Seventh-day Adventists battling addiction and compulsive behavior are not alone in their struggle.
That’s a message Adventist health professionals are promoting as a new phase of the church’s addiction recovery ministry finds traction in North America.
Through resources and training, Adventist Recovery Ministries provides a pathway toward healing and freedom from harmful behaviors, church health leaders say.
“We really want to support everyone who wants to move beyond that feeling of being trapped in an unhealthy behavior, to find freedom in Christ to make a different choice,” says Katia Reinert, Health Ministries director for the church’s North American Division.
Adventist Recovery Ministries offers a spiritual take on the traditional twelve-step program used by Alcoholics Anonymous. The revised program matches each step with Bible verses and themes from the writings of church co-founder Ellen White that illustrate Christian principles such as surrender, confession and reconciliation. It also defines Jesus as the “highest power,” replacing the “higher power” recognized by traditional twelve-step programs as a source of strength.
The model dates back to the mid-1980s, when Adventist attorney Hal Gates, himself a recovered alcoholic, felt called to develop a recovery ministry anchored in Christ’s healing power. Shortly afterward, so-called “Regenerations” support groups sprung up across North America and later worldwide.
While the Adventist Church was supportive of Gates’ ministry, it wasn’t until two years ago that the church in North America voted to change its name and make Adventist Recovery Ministries a Health Ministries initiative.
Now, with new resources available, church health leaders are offering training programs at the annual Health Ministries Health Summit and locally. A typical training seminar runs during a weekend and equips healthcare leaders, clergy and lay people to oversee a support group in their church or community, Reinert says.
“Traditionally facilitators have themselves gone through the recovery process, but we want everybody to be equipped to facilitate a recovery group,” she says.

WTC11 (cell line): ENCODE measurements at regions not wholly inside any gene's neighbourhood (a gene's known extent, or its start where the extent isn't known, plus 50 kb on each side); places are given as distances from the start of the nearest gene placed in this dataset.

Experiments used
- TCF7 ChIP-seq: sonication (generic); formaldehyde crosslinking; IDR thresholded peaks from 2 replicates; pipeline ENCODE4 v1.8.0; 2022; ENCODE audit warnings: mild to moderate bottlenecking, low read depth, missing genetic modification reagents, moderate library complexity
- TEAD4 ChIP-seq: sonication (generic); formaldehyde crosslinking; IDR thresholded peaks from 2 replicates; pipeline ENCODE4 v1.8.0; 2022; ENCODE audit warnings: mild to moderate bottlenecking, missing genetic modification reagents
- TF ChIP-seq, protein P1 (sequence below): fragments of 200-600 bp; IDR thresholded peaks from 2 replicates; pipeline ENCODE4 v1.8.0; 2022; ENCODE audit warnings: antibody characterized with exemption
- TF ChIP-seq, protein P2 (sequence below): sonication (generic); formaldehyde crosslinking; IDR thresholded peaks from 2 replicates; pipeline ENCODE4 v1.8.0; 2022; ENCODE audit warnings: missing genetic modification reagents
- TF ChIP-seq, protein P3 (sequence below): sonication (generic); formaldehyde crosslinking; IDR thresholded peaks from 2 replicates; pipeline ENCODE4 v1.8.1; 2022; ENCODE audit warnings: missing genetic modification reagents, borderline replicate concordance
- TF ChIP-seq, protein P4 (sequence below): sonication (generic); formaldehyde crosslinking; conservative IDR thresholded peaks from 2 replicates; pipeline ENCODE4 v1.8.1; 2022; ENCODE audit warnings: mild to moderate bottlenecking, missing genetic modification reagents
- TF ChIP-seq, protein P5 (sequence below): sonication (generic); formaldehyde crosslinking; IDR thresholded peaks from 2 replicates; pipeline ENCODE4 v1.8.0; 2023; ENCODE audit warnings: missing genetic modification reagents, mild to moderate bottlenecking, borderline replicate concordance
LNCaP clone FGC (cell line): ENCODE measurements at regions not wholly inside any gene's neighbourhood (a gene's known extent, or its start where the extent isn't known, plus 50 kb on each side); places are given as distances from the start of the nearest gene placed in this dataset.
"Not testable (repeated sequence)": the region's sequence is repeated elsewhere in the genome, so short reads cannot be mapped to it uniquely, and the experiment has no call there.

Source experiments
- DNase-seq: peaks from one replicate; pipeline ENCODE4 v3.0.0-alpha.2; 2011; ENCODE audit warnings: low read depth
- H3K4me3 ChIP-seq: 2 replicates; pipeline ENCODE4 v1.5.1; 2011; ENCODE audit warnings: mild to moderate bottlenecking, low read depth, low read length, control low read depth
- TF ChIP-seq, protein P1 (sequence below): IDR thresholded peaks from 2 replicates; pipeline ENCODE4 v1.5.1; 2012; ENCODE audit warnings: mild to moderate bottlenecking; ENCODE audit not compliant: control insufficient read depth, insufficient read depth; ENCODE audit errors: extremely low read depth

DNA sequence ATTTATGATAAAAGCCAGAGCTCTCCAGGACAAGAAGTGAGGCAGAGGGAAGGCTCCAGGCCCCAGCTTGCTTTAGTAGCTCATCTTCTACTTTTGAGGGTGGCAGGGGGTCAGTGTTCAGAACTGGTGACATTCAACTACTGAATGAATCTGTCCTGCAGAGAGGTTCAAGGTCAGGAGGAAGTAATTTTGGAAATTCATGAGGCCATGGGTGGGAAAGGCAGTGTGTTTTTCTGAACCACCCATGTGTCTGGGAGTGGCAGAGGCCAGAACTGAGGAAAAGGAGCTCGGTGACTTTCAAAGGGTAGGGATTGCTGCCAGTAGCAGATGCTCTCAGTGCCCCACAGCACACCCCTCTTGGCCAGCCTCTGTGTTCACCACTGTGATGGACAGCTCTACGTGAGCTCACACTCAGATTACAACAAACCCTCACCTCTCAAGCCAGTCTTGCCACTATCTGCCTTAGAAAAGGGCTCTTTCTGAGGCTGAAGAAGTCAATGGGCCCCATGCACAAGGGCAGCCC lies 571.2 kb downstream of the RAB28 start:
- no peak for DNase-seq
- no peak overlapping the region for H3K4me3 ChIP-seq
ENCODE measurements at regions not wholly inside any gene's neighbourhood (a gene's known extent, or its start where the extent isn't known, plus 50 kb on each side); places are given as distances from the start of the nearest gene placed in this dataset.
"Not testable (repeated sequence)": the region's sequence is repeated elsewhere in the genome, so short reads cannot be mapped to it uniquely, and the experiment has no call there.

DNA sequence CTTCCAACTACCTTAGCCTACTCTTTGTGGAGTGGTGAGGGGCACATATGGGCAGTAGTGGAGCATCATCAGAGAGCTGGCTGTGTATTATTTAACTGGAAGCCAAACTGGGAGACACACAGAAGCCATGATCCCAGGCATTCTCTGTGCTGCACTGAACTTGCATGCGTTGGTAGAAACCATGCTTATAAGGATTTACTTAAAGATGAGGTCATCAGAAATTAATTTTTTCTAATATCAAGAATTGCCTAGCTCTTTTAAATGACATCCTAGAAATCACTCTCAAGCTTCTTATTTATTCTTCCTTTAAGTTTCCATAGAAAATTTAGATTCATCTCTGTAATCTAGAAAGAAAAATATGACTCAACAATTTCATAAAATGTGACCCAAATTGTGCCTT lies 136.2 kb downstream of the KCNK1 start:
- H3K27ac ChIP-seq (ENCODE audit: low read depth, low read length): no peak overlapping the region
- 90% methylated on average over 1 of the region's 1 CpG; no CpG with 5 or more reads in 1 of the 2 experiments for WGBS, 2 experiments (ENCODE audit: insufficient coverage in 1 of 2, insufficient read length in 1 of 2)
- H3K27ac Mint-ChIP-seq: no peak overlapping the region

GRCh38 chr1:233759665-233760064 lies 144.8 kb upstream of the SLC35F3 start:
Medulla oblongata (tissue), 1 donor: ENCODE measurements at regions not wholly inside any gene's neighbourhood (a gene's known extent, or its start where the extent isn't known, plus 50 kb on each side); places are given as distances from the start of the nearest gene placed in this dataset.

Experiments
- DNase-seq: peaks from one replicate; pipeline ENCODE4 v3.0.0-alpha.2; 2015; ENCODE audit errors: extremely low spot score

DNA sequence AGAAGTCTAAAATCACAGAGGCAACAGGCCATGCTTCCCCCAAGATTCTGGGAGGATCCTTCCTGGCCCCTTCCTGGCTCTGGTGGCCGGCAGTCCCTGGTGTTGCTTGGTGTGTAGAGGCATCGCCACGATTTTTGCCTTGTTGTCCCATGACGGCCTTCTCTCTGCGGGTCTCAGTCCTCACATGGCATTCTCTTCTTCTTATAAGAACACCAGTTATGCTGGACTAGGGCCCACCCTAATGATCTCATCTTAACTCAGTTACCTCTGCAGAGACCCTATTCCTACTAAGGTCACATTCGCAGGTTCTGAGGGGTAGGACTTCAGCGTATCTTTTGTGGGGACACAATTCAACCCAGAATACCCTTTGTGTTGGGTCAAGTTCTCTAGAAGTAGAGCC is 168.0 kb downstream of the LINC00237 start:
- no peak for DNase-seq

Knowledge and understanding of addiction is a crucial step in removing the stigma often associated with recovery, Reinert says.
“We want to show that addiction is common, like diabetes—something a lot of people deal with,” she says. “People don’t want to say, ‘I’m an addict,’ but all of us have some form of compulsive behavior. It’s not just about alcohol or tobacco or gambling. It’s about many other kinds of behaviors that can be unhealthy, from the food we eat to the entertainment we choose.”
Ahead of Health Sabbath, celebrated on February 16 in churches across North America, Reinert and other health leaders are encouraging local churches to offer a recovery-themed worship service. Resources—available for download online—include sample sermons, presentations, a children’s story and a trailer of “Unhooked,” a new television series produced by Hope Channel about addiction prevention and recovery.
As Adventist health leaders continue to raise awareness of addiction recovery, Reinert says she’s optimistic that the program will expand outside of North America. Already, the ministry translates its “Journey to Life” newsletter into Spanish, Portuguese, French and Russian. Plans are in place to translate training resources as well.
“Addictions are sadly one of the ‘best kept secrets’ of the Seventh-day Adventist Church,” says Peter Landless, Health Ministries associate director for the Adventist world church.
“Adventist Recovery Ministries is an intervention I pray that the world church will embrace, making our churches community health centers where people in recovery may find a haven of safety and experience the love and grace of Jesus.”